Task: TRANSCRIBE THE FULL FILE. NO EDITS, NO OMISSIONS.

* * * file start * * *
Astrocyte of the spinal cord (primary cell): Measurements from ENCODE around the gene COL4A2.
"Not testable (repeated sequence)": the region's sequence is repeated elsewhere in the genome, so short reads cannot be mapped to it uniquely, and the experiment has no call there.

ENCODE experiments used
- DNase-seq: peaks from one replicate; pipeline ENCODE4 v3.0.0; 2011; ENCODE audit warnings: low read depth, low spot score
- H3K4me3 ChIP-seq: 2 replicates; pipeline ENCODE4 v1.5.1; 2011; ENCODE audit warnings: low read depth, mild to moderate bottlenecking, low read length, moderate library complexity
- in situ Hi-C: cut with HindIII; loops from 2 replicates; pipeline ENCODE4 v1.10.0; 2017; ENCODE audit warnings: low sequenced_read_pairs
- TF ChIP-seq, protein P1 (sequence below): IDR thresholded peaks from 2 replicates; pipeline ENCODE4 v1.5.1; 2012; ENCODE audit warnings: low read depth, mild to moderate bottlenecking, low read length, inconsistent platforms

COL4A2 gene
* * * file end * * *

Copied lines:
Astrocyte of the spinal cord (primary cell): Measurements from ENCODE around the gene COL4A2.
"Not testable (repeated sequence)": the region's sequence is repeated elsewhere in the genome, so short reads cannot be mapped to it uniquely, and the experiment has no call there.

ENCODE experiments used
- DNase-seq: peaks from one replicate; pipeline ENCODE4 v3.0.0; 2011; ENCODE audit warnings: low read depth, low spot score
- H3K4me3 ChIP-seq: 2 replicates; pipeline ENCODE4 v1.5.1; 2011; ENCODE audit warnings: low read depth, mild to moderate bottlenecking, low read length, moderate library complexity
- in situ Hi-C: cut with HindIII; loops from 2 replicates; pipeline ENCODE4 v1.10.0; 2017; ENCODE audit warnings: low sequenced_read_pairs
- TF ChIP-seq, protein P1 (sequence below): IDR thresholded peaks from 2 replicates; pipeline ENCODE4 v1.5.1; 2012; ENCODE audit warnings: low read depth, mild to moderate bottlenecking, low read length, inconsistent platforms

COL4A2 gene